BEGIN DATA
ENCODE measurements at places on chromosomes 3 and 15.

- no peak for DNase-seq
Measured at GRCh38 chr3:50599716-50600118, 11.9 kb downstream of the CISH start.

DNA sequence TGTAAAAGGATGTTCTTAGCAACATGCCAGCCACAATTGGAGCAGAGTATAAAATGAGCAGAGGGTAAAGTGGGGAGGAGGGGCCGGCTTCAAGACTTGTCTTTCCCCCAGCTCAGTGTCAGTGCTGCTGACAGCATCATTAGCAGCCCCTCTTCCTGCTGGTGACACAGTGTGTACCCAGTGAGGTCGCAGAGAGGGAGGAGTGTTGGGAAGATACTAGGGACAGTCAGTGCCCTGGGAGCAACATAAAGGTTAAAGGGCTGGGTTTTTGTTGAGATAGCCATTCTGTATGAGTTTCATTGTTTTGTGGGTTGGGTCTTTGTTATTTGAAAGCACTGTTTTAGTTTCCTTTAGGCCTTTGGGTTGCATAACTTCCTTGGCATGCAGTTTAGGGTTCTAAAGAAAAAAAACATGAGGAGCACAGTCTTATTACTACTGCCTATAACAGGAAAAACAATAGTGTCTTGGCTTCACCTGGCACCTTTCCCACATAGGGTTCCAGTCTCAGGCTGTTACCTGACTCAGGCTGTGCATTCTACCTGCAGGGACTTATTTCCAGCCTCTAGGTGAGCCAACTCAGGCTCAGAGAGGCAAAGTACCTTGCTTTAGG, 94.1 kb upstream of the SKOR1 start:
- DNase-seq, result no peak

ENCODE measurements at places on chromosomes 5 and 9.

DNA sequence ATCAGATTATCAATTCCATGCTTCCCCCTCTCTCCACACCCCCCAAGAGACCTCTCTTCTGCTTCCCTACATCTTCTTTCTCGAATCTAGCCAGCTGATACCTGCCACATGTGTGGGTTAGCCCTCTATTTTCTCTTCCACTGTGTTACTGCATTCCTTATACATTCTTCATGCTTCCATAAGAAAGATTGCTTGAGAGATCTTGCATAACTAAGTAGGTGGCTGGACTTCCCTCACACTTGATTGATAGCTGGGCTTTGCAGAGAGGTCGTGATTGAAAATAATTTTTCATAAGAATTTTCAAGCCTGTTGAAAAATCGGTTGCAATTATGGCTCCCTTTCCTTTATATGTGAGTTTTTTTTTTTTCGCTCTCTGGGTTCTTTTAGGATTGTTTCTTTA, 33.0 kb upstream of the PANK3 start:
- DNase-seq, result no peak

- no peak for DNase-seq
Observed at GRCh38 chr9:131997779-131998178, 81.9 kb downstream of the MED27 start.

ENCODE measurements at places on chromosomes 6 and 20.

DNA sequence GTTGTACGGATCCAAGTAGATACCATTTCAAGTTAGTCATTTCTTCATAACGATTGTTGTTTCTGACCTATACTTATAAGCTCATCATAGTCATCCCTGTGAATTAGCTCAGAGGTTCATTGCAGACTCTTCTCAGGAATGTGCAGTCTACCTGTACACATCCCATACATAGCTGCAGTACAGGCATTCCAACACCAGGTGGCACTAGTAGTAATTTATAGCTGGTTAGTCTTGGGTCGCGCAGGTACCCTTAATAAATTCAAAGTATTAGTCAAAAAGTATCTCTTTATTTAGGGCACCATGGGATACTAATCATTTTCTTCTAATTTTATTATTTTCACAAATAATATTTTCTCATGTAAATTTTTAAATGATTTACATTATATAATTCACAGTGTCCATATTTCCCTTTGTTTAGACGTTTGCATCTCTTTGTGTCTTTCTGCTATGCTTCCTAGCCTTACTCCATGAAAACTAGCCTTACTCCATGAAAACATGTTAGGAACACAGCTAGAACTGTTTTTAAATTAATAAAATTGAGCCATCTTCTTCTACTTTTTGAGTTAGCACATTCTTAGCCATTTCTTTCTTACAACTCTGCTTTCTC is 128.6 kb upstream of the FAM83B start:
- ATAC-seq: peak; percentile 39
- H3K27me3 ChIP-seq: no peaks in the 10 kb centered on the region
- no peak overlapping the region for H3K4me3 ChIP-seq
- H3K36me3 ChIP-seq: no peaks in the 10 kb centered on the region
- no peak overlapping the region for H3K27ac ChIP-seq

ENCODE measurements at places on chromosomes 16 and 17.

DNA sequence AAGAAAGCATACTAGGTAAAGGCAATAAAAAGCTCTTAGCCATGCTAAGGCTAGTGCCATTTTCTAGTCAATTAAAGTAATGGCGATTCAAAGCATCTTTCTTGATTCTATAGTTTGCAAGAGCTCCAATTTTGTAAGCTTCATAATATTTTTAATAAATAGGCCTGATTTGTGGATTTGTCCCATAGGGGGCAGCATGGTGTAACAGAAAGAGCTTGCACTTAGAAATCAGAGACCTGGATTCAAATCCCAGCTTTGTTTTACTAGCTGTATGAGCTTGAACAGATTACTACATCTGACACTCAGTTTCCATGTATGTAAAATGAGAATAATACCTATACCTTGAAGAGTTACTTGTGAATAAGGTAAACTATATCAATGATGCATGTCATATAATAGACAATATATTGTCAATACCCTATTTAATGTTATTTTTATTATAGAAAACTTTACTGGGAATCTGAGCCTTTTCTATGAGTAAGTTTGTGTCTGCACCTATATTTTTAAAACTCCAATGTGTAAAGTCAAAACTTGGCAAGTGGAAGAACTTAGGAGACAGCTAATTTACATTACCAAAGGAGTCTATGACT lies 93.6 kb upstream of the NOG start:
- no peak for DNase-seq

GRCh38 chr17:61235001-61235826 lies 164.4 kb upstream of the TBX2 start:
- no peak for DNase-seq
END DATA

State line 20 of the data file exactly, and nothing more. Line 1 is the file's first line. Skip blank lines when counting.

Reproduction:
- no peak for DNase-seq